I’ve been writing music amateurishly since 2006, but I got serious with it in 2011 or so. It had been a dream of mine to make music like what I was directly inspired by, but I didn’t have the capacity or understanding to do that way back then. But now, given how many things I’ve learned and how much experience I’ve garnered, I took up learning electronic music just so I could learn how to do everything else; I can feel myself moving closer to making some sort of electronic progressive synth-rock music – maybe a full album of it sometime.
PW – The fandoms you are a member of (particularly My Little Pony) play an important role in your work. Why do you feel so inspired by them?
I’m in love with escapism and fantasy in the context of creativity. But nothing embraced this side of me more than My Little Pony. A lot of adult fans of the show will try and justify their interest in it one way or another, but it’s really just a kid’s show at face value – I can’t tell you any different.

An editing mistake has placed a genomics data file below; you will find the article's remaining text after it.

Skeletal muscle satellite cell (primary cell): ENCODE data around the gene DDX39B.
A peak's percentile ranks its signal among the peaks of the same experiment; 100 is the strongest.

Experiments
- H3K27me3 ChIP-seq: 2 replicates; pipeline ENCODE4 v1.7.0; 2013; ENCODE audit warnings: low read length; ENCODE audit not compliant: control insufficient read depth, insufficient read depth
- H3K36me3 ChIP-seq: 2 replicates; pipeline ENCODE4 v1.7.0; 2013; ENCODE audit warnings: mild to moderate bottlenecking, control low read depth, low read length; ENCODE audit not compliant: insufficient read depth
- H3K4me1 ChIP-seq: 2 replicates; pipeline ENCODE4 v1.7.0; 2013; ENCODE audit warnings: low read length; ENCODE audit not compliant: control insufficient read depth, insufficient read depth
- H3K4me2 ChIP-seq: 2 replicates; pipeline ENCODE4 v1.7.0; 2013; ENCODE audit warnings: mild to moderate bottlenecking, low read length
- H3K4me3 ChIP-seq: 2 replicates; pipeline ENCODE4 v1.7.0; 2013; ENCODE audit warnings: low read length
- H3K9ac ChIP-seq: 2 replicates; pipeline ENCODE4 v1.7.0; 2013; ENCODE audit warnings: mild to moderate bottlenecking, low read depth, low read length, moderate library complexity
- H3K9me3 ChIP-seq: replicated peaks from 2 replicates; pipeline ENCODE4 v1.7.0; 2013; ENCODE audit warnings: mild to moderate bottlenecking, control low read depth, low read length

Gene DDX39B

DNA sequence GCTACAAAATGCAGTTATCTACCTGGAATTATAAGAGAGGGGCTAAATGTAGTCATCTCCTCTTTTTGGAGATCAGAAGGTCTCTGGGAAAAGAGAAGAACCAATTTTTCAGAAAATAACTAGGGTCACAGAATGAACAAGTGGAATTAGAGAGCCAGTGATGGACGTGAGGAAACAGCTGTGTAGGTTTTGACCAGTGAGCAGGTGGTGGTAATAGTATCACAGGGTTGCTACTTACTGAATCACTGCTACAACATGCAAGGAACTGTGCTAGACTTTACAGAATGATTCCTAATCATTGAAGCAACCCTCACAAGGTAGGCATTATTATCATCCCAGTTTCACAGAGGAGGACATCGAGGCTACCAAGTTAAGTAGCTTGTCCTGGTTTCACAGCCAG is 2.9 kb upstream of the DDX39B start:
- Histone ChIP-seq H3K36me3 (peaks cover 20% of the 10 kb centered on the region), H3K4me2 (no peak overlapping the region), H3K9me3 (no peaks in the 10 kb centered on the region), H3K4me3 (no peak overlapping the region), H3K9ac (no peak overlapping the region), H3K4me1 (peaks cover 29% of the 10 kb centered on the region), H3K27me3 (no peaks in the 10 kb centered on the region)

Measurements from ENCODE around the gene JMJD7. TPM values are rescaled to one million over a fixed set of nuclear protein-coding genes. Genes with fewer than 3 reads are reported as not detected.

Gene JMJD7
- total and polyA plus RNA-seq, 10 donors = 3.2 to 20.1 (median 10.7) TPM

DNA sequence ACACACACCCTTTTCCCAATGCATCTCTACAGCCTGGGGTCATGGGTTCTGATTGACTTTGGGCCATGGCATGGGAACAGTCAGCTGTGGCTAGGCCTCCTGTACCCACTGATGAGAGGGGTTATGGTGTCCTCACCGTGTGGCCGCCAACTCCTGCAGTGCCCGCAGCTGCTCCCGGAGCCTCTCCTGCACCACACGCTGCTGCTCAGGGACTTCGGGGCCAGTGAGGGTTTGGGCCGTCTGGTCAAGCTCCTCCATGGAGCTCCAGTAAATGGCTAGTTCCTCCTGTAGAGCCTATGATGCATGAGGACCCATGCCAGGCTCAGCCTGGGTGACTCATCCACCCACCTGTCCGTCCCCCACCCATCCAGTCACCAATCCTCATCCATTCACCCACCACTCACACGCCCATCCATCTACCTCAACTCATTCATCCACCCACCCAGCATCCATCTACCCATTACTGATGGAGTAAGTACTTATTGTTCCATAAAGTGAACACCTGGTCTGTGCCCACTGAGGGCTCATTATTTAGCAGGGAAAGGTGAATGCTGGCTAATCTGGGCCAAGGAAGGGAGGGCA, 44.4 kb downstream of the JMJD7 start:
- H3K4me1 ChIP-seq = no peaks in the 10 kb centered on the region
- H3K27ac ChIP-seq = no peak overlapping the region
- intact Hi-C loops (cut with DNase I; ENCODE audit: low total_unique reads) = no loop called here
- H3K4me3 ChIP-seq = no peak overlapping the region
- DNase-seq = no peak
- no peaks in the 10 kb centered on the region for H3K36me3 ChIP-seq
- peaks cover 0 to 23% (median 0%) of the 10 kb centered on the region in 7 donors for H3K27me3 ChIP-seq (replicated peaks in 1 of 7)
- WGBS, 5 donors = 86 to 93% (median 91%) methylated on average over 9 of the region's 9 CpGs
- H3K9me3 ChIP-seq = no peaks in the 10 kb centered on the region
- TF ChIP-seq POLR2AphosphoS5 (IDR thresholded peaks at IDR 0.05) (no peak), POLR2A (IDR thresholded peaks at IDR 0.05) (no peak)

However that’s not to detract from the rich nature of it, in my opinion. I can’t speak for anyone else but myself, but introspectively I’ve always held an affinity for deep stories and themes being expressed in high fictional settings, and that has a lot to do with escapism. The real world is absolutely necessary, that’s rather imperative, but in a world of fiction I can leave my stress behind. Burdens are stripped away and I’m left purely with the curiosity and enthusiasm of a child. It’s magical.
PW – You’ve created concept albums in the past. Would you describe Glitter as one of them?
Glitter is certainly a concept album of some variety, but not like many of my other ones. With my Starship Ponyville story, including albums such as Mystic Acoustics, the concept is much less abstract and focuses on a specific story, characters, and events. Glitter is like an old VHS of family videos, strung together so that each little story has its place, but does not weigh more in importance than the other. It’s a collection of mementos, memoirs, and ideas from different characters and states of mind.
PW – One thing which struck me about the album was how I didn’t feel excluded from it, despite its more specific references. Was this intentional?